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Rural broadband to continue expanding in Wadena, Otter Tail, Todd counties

It's only been about a year since Ross Olson recalls the Bell Hill Recovery Center near Wadena was connected to broadband internet through West Central Telephone Association (WCTA). Just last fall, he finally was connected to broadband at home as well.

"I've gotten so used to it," Olson said. He can't remember how he functioned without it.

Whether through training via webinars or submission of paperwork online, Olson now enjoys dependable service across the world wide web at work and streaming of videos for his grandkids at home.

That's a pleasure many in rural areas in the region are waiting to enjoy. One large project WCTA is taking on this spring is Wadena Rural Phase III. It's a project set to serve 189 unserved households and 13 unserved businesses within Compton Township in Otter Tail County as well as portions of Wadena Township in Wadena County and in Stowe Prairie Township in Todd County. In a funding partnership with the State of Minnesota and several regional development organizations, West Central Telephone Association will improve broadband service levels to 1 Gbps, exceeding the 2026 state speed goal. Students and instructors will be able to complete their work from home; healthcare professionals will have access to medical records and the ability to provide telehealth services; and businesses and farmers will have access to applications and online tools to boost their efficiency.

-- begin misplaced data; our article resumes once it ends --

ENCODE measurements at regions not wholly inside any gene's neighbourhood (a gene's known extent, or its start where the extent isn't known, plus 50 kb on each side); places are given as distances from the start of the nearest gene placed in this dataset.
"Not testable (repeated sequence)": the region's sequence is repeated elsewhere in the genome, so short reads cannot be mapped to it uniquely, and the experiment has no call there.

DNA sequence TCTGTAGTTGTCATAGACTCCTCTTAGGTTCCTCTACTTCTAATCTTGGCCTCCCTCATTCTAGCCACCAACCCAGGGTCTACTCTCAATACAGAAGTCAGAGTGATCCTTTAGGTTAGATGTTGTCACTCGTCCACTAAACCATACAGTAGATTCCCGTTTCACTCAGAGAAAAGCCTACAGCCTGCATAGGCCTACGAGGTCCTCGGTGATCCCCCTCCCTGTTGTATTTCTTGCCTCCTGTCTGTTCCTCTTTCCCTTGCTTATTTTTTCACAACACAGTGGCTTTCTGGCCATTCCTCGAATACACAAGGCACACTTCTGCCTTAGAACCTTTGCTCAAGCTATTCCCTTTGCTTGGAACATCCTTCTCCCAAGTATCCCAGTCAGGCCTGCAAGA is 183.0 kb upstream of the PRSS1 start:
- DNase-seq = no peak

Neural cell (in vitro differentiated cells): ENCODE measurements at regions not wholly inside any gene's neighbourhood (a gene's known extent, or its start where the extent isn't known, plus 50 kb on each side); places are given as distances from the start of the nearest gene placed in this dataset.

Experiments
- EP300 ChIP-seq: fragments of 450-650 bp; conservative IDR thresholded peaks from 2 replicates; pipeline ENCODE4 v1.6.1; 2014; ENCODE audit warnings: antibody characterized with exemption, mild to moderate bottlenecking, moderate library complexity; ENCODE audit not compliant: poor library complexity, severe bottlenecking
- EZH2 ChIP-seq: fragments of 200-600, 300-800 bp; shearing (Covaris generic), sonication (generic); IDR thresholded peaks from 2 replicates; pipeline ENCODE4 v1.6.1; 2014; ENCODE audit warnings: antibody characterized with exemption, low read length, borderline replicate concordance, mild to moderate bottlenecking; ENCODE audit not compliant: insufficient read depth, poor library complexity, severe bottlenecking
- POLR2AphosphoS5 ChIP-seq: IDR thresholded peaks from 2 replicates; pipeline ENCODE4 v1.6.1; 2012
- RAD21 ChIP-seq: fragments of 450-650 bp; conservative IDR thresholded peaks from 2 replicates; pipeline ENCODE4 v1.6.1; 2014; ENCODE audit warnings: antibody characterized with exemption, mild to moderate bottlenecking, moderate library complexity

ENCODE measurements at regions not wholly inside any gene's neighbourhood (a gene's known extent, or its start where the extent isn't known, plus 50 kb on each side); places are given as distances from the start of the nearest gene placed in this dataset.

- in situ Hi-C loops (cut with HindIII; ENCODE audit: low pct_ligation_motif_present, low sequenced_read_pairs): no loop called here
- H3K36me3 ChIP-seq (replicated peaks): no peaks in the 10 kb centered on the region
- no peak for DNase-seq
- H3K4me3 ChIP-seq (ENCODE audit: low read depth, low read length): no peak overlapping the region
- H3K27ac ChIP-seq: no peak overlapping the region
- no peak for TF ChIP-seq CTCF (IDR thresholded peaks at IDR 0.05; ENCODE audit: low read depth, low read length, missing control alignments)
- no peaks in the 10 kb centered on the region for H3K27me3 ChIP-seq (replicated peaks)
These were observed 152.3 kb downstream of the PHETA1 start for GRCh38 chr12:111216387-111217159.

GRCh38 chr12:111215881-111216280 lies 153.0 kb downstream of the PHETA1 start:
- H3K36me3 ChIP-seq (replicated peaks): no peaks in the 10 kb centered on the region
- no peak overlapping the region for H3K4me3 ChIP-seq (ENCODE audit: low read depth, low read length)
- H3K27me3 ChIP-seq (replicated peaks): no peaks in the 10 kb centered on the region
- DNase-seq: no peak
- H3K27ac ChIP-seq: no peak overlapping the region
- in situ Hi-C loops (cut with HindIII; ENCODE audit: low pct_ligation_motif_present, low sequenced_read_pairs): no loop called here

The total eligible cost of the project is $1,805,390, a local match is $902,695 and the Wadena Rural Phase III grant is worth $874,581.

Another nearby project by WCTA is in northern Todd County.

This last mile project will serve 209 unserved households and 6 unserved businesses within portions of Staples Township and Villard Township in Todd County.

Marketing director for WCTA, Geri Salmela said WCTA recently had a meeting involving residents in the new fiber area in Phase III and about 75 residents came out to show they were interested in getting the fiber to their home.

Salmela said with fiber going in the ground this spring they expect people to become connected to the fiber-optic network by the fall.

Salmela said it's surprising how many people still don't have coverage in rural areas. Many in the region don't have great cell phone coverage either.

"There are huge pockets that have no access," Salmela said.

According to Broadbandnow, a website that tracks broadband coverage in Minnesota, about 85 percent of Minnesota residents have access to 100 mbps or faster broadband.

Salmela said as customers get connected it's important for them to reach out to state representatives and let them know the difference it makes in their lives. That could be key in making sure more funding is approved for the remaining rural areas of the state that are left to deal with spotty, hit and miss connections or none at all. Salmela said normally projects would be funded for the year, but that has not happened this year, leaving her skeptical if the next projects planned could get necessary funding.

She suggests residents contact Minnesota Department of Employment and Economic Development (DEED) and let them know that the Border-to-Border grant project is very important to them. She also suggested contacting area legislators to show them the need.